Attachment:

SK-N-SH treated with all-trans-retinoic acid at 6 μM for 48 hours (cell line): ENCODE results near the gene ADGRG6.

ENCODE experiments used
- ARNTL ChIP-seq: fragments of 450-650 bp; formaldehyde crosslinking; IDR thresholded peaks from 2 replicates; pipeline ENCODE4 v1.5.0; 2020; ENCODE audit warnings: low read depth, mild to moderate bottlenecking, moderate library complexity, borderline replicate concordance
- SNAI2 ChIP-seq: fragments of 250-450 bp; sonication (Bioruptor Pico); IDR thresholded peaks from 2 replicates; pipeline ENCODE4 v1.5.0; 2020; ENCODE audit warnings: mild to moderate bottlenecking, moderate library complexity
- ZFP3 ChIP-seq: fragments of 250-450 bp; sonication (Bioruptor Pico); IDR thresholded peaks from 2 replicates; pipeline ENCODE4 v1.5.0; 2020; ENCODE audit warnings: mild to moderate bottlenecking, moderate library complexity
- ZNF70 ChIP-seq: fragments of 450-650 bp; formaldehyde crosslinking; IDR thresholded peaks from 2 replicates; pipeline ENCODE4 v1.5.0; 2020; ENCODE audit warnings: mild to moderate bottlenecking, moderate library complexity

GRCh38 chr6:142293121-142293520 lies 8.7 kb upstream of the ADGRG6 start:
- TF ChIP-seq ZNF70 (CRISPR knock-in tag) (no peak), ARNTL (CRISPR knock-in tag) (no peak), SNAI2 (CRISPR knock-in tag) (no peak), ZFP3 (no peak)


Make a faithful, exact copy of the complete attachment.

SK-N-SH treated with all-trans-retinoic acid at 6 μM for 48 hours (cell line): ENCODE results near the gene ADGRG6.

ENCODE experiments used
- ARNTL ChIP-seq: fragments of 450-650 bp; formaldehyde crosslinking; IDR thresholded peaks from 2 replicates; pipeline ENCODE4 v1.5.0; 2020; ENCODE audit warnings: low read depth, mild to moderate bottlenecking, moderate library complexity, borderline replicate concordance
- SNAI2 ChIP-seq: fragments of 250-450 bp; sonication (Bioruptor Pico); IDR thresholded peaks from 2 replicates; pipeline ENCODE4 v1.5.0; 2020; ENCODE audit warnings: mild to moderate bottlenecking, moderate library complexity
- ZFP3 ChIP-seq: fragments of 250-450 bp; sonication (Bioruptor Pico); IDR thresholded peaks from 2 replicates; pipeline ENCODE4 v1.5.0; 2020; ENCODE audit warnings: mild to moderate bottlenecking, moderate library complexity
- ZNF70 ChIP-seq: fragments of 450-650 bp; formaldehyde crosslinking; IDR thresholded peaks from 2 replicates; pipeline ENCODE4 v1.5.0; 2020; ENCODE audit warnings: mild to moderate bottlenecking, moderate library complexity

GRCh38 chr6:142293121-142293520 lies 8.7 kb upstream of the ADGRG6 start:
- TF ChIP-seq ZNF70 (CRISPR knock-in tag) (no peak), ARNTL (CRISPR knock-in tag) (no peak), SNAI2 (CRISPR knock-in tag) (no peak), ZFP3 (no peak)